In the documentary, which also featured preachers delivering extremist views at the Jamia Mosque in Sparkbrook, the cleric says that Jews and Christians were "enemies" to Muslims and went on to condemn the kuffaar or nonbelievers.

Abu Usamah At-Thahabi said: "Kuffaar is a generic term, it is not a derogatory term and my comments were taken out of context.

"I was talking about the kuffaars who spill the blood of innocent women and children and steal the wealth and property of Muslims.

"The vast majority of my relatives are kuffaars, my mother and father are kuffaars. In all of the talks that I gave it was a consistent message, who are the kuffaars who we hate and the ones who kill the innocent."

The cleric was also filmed saying that although he did not agree with Osama Bin Laden's murderous actions, the al-Qaeda leader was better "than a million George Bushes, better than a thousand Tony Blairs" because he was a Muslim.

Abu Usamah At-Thahabi explained: "I condemn Osama Bin Laden's application of jihad but at the same time just as I condemn the Muslim who sells narcotics. "But because they are Muslims, they are going to be closer to me than non-Muslims."

The cleric then went on to say that his comments that Muslims shouldn't be happy living in anything other than an Islamic state, were again taken out of context.

He had preached that Muslims should work hard to be good citizens wherever they are living and that he did not want to destroy democracy.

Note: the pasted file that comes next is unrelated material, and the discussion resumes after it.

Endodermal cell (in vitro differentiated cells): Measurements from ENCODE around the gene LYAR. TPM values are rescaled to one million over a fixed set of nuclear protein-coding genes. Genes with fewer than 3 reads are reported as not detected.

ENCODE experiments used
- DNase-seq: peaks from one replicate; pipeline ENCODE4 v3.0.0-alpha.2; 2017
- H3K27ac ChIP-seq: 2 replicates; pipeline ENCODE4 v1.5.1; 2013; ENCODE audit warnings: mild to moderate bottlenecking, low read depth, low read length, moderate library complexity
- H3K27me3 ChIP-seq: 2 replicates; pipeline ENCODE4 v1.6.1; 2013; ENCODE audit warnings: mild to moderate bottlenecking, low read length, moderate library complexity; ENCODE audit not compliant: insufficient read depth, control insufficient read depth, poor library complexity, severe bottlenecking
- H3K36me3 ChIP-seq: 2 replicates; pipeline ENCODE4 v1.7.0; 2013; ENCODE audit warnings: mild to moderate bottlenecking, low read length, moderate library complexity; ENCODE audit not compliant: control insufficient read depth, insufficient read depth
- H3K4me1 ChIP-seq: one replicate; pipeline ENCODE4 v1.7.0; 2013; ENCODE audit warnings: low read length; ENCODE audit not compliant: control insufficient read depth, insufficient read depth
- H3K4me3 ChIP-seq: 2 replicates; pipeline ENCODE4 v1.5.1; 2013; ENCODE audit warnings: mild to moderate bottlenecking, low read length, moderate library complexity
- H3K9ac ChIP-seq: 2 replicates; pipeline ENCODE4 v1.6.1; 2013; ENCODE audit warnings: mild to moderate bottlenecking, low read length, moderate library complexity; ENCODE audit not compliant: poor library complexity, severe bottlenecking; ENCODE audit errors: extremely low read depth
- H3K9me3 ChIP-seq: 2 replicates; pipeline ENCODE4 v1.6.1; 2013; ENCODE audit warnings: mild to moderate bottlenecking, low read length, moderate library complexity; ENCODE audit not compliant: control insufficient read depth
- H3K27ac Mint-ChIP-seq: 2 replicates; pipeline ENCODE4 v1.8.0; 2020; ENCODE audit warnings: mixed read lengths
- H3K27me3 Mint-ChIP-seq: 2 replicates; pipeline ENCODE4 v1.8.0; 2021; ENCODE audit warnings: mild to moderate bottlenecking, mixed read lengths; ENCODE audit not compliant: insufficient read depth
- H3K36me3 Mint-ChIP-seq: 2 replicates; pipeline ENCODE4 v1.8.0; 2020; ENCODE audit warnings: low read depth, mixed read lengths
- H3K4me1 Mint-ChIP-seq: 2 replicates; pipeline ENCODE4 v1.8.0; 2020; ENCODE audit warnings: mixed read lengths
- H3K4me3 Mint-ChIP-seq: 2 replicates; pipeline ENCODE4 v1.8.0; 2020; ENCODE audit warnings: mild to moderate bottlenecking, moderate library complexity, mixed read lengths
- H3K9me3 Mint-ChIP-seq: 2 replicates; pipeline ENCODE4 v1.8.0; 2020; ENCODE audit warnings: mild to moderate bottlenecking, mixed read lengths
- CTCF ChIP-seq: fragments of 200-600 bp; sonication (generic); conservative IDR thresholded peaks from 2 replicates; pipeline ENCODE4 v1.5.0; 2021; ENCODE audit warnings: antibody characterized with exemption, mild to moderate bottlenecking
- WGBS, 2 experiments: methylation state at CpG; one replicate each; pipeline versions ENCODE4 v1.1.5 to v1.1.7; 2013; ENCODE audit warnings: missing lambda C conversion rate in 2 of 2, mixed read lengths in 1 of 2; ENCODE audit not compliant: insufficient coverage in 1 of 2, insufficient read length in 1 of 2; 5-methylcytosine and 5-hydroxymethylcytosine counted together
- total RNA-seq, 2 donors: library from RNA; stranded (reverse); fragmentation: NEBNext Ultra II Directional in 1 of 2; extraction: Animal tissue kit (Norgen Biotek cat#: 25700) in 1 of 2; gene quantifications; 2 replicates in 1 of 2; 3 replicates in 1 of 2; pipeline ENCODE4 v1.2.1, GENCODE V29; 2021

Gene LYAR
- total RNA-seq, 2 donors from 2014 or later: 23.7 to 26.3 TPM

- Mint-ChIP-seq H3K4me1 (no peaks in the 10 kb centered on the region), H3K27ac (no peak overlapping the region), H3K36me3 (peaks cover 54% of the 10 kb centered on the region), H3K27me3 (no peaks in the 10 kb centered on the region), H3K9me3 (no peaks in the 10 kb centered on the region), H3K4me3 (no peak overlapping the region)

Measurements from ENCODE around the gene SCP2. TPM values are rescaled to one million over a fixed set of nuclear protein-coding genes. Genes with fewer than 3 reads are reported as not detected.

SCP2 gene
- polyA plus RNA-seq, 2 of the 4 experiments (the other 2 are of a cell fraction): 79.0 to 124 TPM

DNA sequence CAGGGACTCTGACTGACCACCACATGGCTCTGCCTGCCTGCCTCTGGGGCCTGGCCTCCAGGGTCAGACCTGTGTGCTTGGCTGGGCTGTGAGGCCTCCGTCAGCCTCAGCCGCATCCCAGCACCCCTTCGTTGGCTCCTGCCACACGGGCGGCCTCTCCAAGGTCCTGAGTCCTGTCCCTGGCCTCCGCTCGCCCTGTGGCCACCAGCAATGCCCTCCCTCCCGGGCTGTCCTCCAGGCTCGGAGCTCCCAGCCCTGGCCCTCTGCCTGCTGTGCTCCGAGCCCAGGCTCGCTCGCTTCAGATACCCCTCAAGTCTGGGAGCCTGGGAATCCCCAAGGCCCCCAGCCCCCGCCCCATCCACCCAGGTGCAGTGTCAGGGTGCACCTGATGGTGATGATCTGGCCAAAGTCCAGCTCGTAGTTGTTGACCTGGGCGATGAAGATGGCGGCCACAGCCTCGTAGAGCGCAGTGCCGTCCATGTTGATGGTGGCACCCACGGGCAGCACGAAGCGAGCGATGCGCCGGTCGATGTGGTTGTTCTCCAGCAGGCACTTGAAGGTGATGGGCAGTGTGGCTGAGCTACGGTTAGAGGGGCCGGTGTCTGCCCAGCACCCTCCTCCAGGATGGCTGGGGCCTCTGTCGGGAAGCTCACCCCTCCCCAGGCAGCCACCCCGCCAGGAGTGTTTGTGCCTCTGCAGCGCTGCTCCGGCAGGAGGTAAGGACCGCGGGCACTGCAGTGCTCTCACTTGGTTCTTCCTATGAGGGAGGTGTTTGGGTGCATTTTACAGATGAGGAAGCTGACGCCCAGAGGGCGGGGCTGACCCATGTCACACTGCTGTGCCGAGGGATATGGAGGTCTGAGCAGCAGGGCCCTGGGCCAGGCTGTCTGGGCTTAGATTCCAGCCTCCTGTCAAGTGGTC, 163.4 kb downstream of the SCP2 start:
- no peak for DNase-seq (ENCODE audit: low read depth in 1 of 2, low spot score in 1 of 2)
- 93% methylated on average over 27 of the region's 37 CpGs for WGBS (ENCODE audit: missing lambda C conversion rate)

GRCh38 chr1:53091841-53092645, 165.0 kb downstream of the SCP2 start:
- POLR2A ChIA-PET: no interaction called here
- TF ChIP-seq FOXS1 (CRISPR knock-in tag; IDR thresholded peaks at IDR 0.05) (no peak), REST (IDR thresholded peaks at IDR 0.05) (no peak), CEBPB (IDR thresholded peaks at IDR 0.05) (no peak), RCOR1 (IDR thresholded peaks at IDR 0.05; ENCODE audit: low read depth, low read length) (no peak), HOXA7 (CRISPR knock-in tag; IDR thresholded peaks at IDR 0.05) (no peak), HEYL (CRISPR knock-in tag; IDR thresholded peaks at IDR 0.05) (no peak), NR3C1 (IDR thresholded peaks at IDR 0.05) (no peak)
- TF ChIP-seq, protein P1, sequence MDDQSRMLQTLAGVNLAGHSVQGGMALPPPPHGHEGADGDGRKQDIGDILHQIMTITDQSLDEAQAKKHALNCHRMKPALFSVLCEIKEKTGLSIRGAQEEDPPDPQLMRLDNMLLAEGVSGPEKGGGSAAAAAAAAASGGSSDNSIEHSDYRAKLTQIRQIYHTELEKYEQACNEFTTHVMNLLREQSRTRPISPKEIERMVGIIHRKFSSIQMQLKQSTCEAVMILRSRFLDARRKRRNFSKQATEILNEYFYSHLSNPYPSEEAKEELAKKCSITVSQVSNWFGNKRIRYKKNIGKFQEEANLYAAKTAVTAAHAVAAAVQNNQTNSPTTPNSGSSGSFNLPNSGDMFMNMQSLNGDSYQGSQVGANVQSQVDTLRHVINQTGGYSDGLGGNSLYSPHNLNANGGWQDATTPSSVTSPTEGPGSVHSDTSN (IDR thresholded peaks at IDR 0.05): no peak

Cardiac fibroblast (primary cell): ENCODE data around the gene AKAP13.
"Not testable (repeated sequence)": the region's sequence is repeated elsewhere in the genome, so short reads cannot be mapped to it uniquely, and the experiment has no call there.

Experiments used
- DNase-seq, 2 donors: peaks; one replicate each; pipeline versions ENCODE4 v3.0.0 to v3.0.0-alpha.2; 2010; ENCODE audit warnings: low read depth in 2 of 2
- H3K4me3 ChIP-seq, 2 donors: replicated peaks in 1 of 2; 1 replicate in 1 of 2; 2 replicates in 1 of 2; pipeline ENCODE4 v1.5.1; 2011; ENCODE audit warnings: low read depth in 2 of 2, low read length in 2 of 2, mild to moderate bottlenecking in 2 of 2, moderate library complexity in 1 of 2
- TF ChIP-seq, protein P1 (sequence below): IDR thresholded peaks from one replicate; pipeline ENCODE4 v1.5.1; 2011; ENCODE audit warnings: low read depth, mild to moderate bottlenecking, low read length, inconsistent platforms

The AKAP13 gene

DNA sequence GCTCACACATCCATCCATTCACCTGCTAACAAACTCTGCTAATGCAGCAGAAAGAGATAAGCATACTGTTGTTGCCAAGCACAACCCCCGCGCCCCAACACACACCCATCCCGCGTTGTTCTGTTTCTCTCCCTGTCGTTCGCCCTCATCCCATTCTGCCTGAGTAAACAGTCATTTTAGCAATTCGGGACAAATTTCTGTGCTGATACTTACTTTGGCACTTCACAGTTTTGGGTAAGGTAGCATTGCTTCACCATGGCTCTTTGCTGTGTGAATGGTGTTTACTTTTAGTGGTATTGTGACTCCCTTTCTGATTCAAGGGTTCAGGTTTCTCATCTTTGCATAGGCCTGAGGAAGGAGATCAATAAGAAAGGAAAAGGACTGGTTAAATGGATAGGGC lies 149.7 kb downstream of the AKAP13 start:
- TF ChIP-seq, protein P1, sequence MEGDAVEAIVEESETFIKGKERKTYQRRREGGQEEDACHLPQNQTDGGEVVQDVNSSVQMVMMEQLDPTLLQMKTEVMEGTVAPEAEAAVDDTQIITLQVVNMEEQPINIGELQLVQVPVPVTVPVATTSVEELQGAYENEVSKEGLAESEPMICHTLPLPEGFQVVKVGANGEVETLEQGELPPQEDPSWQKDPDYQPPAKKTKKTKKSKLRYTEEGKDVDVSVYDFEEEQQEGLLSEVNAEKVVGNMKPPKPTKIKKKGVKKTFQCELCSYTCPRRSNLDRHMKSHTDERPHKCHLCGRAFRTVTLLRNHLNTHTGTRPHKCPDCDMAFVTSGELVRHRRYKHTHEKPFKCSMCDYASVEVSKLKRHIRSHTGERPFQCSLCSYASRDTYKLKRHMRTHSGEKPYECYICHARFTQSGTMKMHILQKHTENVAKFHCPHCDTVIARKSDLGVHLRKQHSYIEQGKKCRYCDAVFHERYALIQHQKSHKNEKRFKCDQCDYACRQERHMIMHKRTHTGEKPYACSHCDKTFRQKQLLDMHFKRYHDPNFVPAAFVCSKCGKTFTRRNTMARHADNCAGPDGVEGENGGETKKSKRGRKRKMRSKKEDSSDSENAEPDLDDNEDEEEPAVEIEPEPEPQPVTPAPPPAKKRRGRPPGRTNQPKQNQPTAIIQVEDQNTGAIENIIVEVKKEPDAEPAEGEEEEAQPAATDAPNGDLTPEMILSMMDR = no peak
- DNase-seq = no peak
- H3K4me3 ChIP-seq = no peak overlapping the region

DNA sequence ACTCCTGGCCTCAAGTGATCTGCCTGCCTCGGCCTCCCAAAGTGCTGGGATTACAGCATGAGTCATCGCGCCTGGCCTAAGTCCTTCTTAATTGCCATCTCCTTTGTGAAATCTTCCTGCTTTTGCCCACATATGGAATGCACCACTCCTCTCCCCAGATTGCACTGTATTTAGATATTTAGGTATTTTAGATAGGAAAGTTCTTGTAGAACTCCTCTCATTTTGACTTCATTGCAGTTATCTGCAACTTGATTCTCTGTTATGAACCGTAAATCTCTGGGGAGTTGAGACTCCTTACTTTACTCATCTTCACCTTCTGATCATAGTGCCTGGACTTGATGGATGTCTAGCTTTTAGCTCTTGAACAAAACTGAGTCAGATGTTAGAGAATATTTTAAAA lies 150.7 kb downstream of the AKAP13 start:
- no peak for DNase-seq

"It conjures images in the mind of non-Muslims that we want to destroy the land, but as Muslims we should be model citizens," he said.

Abu Usamah At-Thahabi said he would provide the police with DVDs of his lectures.

"Let the authorities get involved in the investigation and get to the bottom of this matter in which I was quoted out of context," he said.


Muslim clerics accused of hate speech

February 13, 2007
New Zealand Herald

Two Muslim clerics invited to give speeches in New Zealand have been accused of promoting hate speech in Britain against gays, women and other religions.

Sheikh Khalid Yasin and Islamic scholar Bilal Phillips were last month shown in a documentary on Britain's Channel 4 allegedly inciting hatred at a British mosque.

The Press reported today that Yasin was invited to speak in Christchurch in May 2005 as a guest of the Muslim Association of Canterbury.

Phillips toured the country last year giving lectures as a guest of the Federation of Islamic Associations of New Zealand (Fianz).

Fianz said yesterday it would not invite such clerics in future, while the Canterbury association said Yasin was a kind, tolerant person and would have him back.

In the British documentary, Yasin predicted that Jews would be exterminated on the Day of Judgment.

He advocated a subordinate role for women and said Christian missionaries spread Aids by putting the virus in vaccines for tropical diseases such as malaria and yellow fever.

DVDs of American-born Yasin's speeches sold in a Birmingham mosque included the cleric urging his followers to stop mixing with Christians and Jews because they were being defiled and polluted by Western culture.

Phillips, who also preaches at the Birmingham mosque, was shown arguing it was permissible to marry off a nine-year-old girl because the Prophet Muhammad had done so.

Fianz president Javed Khan told the Press it would not be inviting Phillips again.

Mr Khan said Fianz was not aware of the background of the two scholars when they were invited to New Zealand.

Muslim Association of Canterbury president Khalifa Alhasi said yesterday it would have Yasin back because he was "a very kind, tolerant person".